Paddling trip to highlight Georgia rivers, streams
by Lee Shearer, The Athens Banner-Herald
August 18, 2014 08:00 AM | 1230 views | 0 0 comments | 2 2 recommendations | email to a friend | print

ATHENS, Ga. (AP) — Organizers expect about 100 people in Athens on Saturday for a day-long float on the North Oconee River.

The leisurely 6.3-mile trip is the latest in a series of "Hidden Gems" paddling events organized by the Georgia River Network to highlight Georgia rivers and streams.

The nonprofit organization has already taken big groups of canoeists and kayakers on trips down the Altamaha, Savannah, Ogeechee, Yellow and other rivers, said Gwyneth Moody, the group's community programs coordinator.

The group will paddle right through the middle of Athens, but they'll be mostly unseen; getting on the North Oconee is a hidden world starkly different from city streets that might be just yards away.

"When you're on that river you're in a different world. It's a beautiful corridor, mostly forested, because much of the time it's flowing through undeveloped land owned by the University of Georgia," she said.

"The purpose is to bring attention to these hidden gems that are literally in people's back yards, but that they're not aware of or even think of as a negative thing," she said. "It's also meant to bring economic development in the form of water trails."

Water trails are sort of like hiking trails, except they're on the water, with established public put-in and take-out points for canoeists and kayakers. So far, there are 13 established water trails, including ones on the Augusta Canal, Broad, Savannah, Etowah, Ocmulgee and other rivers, Moody said.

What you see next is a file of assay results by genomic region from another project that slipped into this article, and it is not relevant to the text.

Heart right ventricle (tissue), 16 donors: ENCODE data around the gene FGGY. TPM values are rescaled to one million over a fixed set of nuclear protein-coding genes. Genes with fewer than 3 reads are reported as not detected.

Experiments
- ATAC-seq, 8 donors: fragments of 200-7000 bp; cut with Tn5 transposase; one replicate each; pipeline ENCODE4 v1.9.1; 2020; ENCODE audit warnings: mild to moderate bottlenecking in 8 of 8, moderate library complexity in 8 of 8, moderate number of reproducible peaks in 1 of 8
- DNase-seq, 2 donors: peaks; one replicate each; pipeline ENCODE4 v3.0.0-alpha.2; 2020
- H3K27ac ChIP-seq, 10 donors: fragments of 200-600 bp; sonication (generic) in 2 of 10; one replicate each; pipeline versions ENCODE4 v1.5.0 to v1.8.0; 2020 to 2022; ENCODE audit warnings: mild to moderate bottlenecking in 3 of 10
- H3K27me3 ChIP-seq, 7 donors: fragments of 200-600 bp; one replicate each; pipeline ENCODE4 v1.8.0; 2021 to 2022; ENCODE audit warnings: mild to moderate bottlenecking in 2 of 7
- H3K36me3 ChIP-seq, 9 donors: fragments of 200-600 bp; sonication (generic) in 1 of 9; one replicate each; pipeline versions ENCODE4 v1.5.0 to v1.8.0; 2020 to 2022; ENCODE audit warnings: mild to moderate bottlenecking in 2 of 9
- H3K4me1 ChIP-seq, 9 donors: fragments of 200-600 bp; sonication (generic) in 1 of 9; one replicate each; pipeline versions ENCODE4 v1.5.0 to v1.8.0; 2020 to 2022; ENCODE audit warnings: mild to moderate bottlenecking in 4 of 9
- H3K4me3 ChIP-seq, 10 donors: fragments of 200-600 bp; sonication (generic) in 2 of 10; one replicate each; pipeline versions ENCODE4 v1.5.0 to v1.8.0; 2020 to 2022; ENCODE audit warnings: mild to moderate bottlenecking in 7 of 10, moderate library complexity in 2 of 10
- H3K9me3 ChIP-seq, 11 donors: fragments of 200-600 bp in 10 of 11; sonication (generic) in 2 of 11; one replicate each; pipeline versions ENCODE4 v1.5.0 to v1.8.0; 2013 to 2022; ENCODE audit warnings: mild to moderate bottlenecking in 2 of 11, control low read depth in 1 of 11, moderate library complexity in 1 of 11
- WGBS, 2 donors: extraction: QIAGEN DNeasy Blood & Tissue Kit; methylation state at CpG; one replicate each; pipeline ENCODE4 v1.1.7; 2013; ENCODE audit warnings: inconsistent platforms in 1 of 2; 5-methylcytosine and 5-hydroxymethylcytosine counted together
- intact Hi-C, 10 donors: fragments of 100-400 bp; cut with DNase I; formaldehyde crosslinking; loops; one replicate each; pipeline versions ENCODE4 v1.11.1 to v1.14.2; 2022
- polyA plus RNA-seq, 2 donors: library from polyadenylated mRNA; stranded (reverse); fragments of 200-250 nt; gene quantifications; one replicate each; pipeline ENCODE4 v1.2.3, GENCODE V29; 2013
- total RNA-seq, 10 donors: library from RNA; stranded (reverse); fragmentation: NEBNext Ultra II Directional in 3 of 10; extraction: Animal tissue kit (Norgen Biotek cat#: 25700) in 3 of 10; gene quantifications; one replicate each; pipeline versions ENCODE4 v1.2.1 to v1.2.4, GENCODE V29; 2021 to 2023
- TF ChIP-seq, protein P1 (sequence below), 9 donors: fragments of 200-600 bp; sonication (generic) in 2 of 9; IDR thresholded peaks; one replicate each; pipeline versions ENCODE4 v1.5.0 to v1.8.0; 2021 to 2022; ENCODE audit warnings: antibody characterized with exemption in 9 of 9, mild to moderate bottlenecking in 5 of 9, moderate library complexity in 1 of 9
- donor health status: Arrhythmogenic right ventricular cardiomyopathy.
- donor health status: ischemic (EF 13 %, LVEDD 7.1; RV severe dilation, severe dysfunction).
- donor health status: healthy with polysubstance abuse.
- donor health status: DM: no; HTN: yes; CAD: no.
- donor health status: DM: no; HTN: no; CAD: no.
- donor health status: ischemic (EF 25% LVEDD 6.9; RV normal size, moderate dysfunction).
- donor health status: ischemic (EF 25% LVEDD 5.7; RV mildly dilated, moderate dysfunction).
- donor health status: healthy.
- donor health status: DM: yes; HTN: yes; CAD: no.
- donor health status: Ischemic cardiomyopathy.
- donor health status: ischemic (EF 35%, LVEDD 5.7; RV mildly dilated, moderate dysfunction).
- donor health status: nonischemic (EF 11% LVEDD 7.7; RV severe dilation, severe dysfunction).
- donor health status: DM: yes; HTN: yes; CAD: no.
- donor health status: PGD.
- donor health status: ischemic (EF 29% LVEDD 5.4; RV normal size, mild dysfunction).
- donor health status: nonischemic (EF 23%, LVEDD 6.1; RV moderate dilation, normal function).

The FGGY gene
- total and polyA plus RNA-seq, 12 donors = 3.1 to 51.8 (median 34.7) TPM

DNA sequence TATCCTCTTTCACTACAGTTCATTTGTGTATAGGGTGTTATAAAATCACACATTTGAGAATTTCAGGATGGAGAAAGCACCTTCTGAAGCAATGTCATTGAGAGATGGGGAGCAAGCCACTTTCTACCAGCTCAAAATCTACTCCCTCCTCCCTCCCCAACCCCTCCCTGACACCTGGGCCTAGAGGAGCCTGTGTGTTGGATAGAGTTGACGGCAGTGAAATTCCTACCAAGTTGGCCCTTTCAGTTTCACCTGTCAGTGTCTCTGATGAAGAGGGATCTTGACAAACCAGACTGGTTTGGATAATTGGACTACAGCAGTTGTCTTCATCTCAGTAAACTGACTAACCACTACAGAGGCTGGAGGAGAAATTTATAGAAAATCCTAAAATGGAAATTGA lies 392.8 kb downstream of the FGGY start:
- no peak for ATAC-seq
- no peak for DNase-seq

Others are planned, including a trail on Athens' Middle and North Oconee rivers, she said.

Saturday's trip will begin near downtown Athens and the UGA campus, winding up at Whitehall Road.

It will include educational presentations along the trip, a lunch stop with music, and an optional dinner at Weaver D's in downtown Athens.

Paddlers on past trips have ranged in age from 10 up past Social Security age, and this particular stretch will be welcoming for kids as well as adults.

"It's easy for beginners to paddle," said Gary Crider, who frequently kayaks on Athens-area rivers and helped scout out this trip for the River Network and local organizations sponsoring the trip.

"You feel like you're in a wild and scenic river for a long way, I'd say 4 miles of undeveloped river. You've got great trees overhanging, little shoals to break up the monotony, and it's quiet," he said.

Prices ranges from $50 for adult boat rental and lunch down to $15 for participants who bring their own boats and lunch, with discounts for students.

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Information from: Athens Banner-Herald, http://www.onlineathens.com



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